FTC to mobile app makers: More disclosure to consumers, please

Mobile app makers need to do a much better job of informing consumers what they are doing with their data, the Federal Trade Commission said in a report on consumer app privacy released Friday. Among the chief proscriptions for companies developing for the iOS(s aapl), Android(s goog), Blackberry(s rimm) and Windows Phone(s msft) platforms, the FTC said it wants much more disclosure about how personal information of users is accessed, stored and used, and it should be very easy to understand.
“The mobile world is expanding and innovating at breathtaking speed, allowing consumers to do things that would have been hard to imagine only a few years ago,” recently resigned FTC Chairman Jon Leibowitz said in a statement accompanying the report. “These best practices will help to safeguard consumer privacy and build trust in the mobile marketplace, ensuring that the market can continue to thrive.”
The report is based on a workshop convened in May 2012 to elicit recommendations from players in different parts of the consumer mobile industry on how to better prioritize users’ privacy.
Among its findings, the FTC said 57 percent of app users have either didn’t install or uninstalled an app because they didn’t want to share their personal information, and that “less than one third of Americans” feel like they have control over how their personal information once input into their mobile device.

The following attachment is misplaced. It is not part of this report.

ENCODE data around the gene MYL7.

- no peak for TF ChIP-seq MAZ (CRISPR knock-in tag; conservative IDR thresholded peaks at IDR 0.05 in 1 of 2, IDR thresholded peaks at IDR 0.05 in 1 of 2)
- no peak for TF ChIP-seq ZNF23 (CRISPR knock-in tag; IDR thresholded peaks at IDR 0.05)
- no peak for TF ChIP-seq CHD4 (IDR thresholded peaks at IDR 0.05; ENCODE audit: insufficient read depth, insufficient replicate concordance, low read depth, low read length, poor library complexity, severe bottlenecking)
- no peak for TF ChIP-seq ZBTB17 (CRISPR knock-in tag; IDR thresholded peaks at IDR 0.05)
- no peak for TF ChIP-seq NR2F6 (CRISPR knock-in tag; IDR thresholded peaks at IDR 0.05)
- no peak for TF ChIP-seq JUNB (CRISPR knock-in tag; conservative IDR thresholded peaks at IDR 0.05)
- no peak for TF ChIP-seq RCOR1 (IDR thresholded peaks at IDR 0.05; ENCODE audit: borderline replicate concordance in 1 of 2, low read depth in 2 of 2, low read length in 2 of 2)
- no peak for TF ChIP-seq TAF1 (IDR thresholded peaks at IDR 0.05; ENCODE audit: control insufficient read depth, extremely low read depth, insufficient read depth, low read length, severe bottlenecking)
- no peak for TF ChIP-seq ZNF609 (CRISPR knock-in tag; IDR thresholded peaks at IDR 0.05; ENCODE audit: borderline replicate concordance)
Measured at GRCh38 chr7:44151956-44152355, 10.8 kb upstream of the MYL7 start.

The next steps

The chief recommendations for mobile platforms owners:

  • Ask before accessing a user’s location.
  • Ask before accessing contacts, photos, calendar, or recording sound or video.
  • Make each app have a “dashboard” that shows users what each app has access to.
  • Develop an icon that will show users every time their personal data is being transmitted.
  • Offer a Do Not Track option (like Apple’s Limit Ad Tracking feature in iOS) so users can choose to block advertisers, ad networks or developers see how they’re using apps on their phone.

For app makers:

  • Make your privacy policy accessible via the app store it’s sold in.
  • Ask before accessing personal information.
  • Know how ad networks are accessing your users’ info.

For ad networks:

  • Communicate how your tracking works to app makers, and help platforms develop Do Not Track tools.

The FTC report came out the same day as the commission came to an $800,000 settlement with iOS app Path over the illegal access of children’s personal information and violation of the Children’s Online Privacy Protections Act (COPPA).